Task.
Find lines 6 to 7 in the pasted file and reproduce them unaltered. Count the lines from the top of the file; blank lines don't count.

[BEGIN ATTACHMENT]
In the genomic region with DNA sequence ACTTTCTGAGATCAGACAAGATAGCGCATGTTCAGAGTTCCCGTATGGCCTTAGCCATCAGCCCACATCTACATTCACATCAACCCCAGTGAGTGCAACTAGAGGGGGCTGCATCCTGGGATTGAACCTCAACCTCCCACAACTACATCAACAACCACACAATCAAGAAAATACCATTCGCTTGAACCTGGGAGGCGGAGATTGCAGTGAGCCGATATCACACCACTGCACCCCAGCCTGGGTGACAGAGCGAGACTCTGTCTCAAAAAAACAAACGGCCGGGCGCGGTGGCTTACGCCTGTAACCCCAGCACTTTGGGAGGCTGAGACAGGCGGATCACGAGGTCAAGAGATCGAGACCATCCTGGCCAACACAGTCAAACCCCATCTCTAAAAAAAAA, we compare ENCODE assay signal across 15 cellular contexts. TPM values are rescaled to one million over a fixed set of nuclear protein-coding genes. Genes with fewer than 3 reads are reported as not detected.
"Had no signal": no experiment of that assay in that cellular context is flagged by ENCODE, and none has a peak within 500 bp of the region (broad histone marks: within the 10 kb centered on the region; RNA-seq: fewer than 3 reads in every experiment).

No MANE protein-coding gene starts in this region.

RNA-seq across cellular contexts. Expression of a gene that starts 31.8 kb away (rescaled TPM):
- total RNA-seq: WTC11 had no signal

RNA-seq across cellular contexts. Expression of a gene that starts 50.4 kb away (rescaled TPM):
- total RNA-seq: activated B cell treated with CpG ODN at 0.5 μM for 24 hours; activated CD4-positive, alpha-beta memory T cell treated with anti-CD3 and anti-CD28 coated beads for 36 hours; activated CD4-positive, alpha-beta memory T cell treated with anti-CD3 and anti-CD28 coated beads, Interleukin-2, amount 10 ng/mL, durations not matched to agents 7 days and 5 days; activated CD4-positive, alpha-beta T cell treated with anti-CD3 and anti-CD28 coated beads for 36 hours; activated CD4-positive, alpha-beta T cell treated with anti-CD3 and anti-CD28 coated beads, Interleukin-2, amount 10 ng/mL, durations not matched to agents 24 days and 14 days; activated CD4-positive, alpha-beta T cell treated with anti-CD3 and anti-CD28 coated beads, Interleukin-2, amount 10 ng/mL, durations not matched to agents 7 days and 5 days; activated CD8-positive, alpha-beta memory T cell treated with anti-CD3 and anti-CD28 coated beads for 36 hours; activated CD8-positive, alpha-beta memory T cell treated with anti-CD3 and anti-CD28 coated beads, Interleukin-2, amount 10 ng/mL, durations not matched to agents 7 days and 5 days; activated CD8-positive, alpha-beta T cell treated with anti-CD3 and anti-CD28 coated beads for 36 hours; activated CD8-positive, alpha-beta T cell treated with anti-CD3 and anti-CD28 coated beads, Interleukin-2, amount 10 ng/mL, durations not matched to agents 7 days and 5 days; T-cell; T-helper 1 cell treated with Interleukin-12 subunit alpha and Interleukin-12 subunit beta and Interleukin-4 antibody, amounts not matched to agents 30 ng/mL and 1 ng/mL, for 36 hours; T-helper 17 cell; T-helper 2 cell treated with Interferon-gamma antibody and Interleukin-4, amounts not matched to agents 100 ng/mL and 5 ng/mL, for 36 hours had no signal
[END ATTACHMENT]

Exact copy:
RNA-seq across cellular contexts. Expression of a gene that starts 50.4 kb away (rescaled TPM):
- total RNA-seq: activated B cell treated with CpG ODN at 0.5 μM for 24 hours; activated CD4-positive, alpha-beta memory T cell treated with anti-CD3 and anti-CD28 coated beads for 36 hours; activated CD4-positive, alpha-beta memory T cell treated with anti-CD3 and anti-CD28 coated beads, Interleukin-2, amount 10 ng/mL, durations not matched to agents 7 days and 5 days; activated CD4-positive, alpha-beta T cell treated with anti-CD3 and anti-CD28 coated beads for 36 hours; activated CD4-positive, alpha-beta T cell treated with anti-CD3 and anti-CD28 coated beads, Interleukin-2, amount 10 ng/mL, durations not matched to agents 24 days and 14 days; activated CD4-positive, alpha-beta T cell treated with anti-CD3 and anti-CD28 coated beads, Interleukin-2, amount 10 ng/mL, durations not matched to agents 7 days and 5 days; activated CD8-positive, alpha-beta memory T cell treated with anti-CD3 and anti-CD28 coated beads for 36 hours; activated CD8-positive, alpha-beta memory T cell treated with anti-CD3 and anti-CD28 coated beads, Interleukin-2, amount 10 ng/mL, durations not matched to agents 7 days and 5 days; activated CD8-positive, alpha-beta T cell treated with anti-CD3 and anti-CD28 coated beads for 36 hours; activated CD8-positive, alpha-beta T cell treated with anti-CD3 and anti-CD28 coated beads, Interleukin-2, amount 10 ng/mL, durations not matched to agents 7 days and 5 days; T-cell; T-helper 1 cell treated with Interleukin-12 subunit alpha and Interleukin-12 subunit beta and Interleukin-4 antibody, amounts not matched to agents 30 ng/mL and 1 ng/mL, for 36 hours; T-helper 17 cell; T-helper 2 cell treated with Interferon-gamma antibody and Interleukin-4, amounts not matched to agents 100 ng/mL and 5 ng/mL, for 36 hours had no signal